Thursday, February 10, 2011

Here’s a good article on the price of gas.

It took me a long time to understand the Law of Supply and Demand. We covered it in high school and the most important point was missed. Even in college Economics, the point was glossed over. It wasn’t until many years later I heard Milton Friedman explain it with the proper emphasis.

First, let me give an example I run into on almost a daily basis. The taxis around here do have meters but almost all of the drivers claim they are busted. When I take a taxi from the bus station to home and the meter does work, the fare comes to about 35 pesos ($2.88.) With a broken meter, they usually ask for 30 pesos ($2.47.) Sometimes, one will ask for 45 pesos ($3.70.) That’s almost 30% over the going rate and although I can afford the 82 cent difference, does it make sense to get taken? So, I go, “¡A poco! íMe cobran 30! (WTF! They usually charge me 30!) Right away, we settle for 30 or 35.

The missing point is that price settles where the seller is WILLING to sell and the buyer is WILLING to buy.

Just for drill, a barrel of oil that’s used to make gasoline yields about 42 gallons of gasoline. I can’t find a good figure on what percentage of oil produced is used to make gasoline. Let’s say half.

The average price of a gallon of gas is around $3.15.

A monthly Metrocard for the NY Transit System costs $104.

The average tax on a gallon of gas is $.41 or 13%.

Any monopoly other than OPEC would be loudly condemned by progressives, liberals and Democrats. They split up Ma Bell, didn’t they? OPEC can and does fiddle with supply to get the best price it can for a barrel of oil.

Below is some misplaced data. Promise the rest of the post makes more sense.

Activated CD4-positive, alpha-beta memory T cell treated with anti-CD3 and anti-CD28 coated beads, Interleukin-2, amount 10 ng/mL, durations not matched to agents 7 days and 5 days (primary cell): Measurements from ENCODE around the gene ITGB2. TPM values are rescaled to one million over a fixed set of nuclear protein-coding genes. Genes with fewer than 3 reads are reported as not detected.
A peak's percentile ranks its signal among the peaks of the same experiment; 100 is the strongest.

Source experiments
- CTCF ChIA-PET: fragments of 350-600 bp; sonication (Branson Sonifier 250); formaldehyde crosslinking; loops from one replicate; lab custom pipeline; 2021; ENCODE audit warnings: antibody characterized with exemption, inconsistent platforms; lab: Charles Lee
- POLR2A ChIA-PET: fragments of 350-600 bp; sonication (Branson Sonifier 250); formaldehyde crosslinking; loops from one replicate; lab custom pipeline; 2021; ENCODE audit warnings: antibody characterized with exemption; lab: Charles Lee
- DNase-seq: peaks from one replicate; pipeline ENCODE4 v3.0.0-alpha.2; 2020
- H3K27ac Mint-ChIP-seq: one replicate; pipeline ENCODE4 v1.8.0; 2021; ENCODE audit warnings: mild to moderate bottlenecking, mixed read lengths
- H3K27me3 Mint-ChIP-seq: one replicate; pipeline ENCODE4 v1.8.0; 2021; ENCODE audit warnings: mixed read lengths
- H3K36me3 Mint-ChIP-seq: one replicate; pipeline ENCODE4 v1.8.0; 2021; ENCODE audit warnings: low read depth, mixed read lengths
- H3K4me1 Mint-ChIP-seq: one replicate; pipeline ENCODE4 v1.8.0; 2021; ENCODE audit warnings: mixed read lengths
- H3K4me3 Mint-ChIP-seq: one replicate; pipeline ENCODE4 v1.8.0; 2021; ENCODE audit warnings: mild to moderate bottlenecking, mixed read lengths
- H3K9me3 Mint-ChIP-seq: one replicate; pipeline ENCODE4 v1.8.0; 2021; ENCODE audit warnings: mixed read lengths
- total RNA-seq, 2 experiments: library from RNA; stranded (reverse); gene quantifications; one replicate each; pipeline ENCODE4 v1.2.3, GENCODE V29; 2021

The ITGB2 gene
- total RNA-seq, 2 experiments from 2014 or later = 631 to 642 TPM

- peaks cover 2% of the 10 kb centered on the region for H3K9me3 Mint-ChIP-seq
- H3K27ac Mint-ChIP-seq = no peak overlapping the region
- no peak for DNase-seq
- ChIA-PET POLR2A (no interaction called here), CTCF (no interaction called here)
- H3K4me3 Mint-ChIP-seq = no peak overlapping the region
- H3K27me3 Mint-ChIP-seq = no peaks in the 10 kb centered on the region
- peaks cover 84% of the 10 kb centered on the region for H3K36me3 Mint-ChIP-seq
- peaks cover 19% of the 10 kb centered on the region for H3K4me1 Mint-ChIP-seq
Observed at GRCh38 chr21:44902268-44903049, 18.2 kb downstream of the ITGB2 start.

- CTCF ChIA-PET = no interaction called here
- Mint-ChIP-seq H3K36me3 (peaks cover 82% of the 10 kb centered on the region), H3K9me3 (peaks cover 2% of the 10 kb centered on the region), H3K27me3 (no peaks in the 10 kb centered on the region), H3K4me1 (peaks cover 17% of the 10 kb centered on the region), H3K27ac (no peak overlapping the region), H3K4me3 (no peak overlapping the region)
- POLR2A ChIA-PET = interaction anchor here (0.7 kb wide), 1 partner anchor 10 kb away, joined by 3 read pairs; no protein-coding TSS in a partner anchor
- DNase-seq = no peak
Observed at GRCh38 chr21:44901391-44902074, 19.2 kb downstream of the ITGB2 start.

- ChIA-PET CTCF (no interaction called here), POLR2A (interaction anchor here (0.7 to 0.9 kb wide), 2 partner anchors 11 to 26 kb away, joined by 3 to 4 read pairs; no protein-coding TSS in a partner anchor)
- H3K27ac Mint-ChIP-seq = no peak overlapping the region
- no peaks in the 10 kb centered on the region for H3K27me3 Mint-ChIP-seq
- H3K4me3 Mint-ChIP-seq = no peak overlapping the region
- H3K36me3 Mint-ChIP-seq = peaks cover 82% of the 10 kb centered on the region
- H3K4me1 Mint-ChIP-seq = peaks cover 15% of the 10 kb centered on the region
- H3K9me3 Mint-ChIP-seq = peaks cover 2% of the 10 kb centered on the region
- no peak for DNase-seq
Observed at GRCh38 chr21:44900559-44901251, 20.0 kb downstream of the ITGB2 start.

Speculators bet on the change in the future price. Thanks to several factors in addition to holding their oil till the “right time”, they make large profits. Is that their fault? Are they any eviler than anyone who buys stock in a company expecting to rake in big profits for retirement? Judging what effect speculators have on the price of oil is clouded by OPEC, state and local taxes and other government actions.

Now, a quick look at oil company profits. The billions of profits look obscenely large. Put it in a perspective that maps to a simpler concept. Sell off all the oil companies’ assets and let them invest the proceeds in US Treasury Bonds. The income from those bonds would be very close to the profits they make by being oil companies. What! Yes, it’s true. Along the way, millions of people would lose their jobs. Businesses that depend on the oil companies would disappear. There would be negative effects throughout the world economy. So, these “evil greedy bastards” must be staying in business for some other reason than just being evil and greedy.

How about a look at the demand side? When I lived in Las Vegas, I used a gallon of gas a day on average. 250 workdays a year at $3.15 a gallon cost me a little over $65/mo. to go back and forth to work. That guy in Queens or Brooklyn who owns a car anyway and commutes by subway for $104/mo, how is he better off? Given that that $104 fare is already heavily subsidized by taxes, his real cost is a good bit higher. What does that do to all the hype about mass transit?

Looking further, how many people spend $1000 or more on a big screen TV, pay over $150/mo. for cable TV, over $100/mo. for cell phone service, $25 or more for two people to go to the movies once a week. Am I dreaming or can the vast majority cut back on something they can absolutely do without and not lower their quality of life?

You really want to lower the price of gas or its future equivalent (biodiesel, hydrogen, wind, etc.?) Can you find anything quicker and cheaper than allowing the development of all the energy resources in the US without government interference or prohibition or subsidies?

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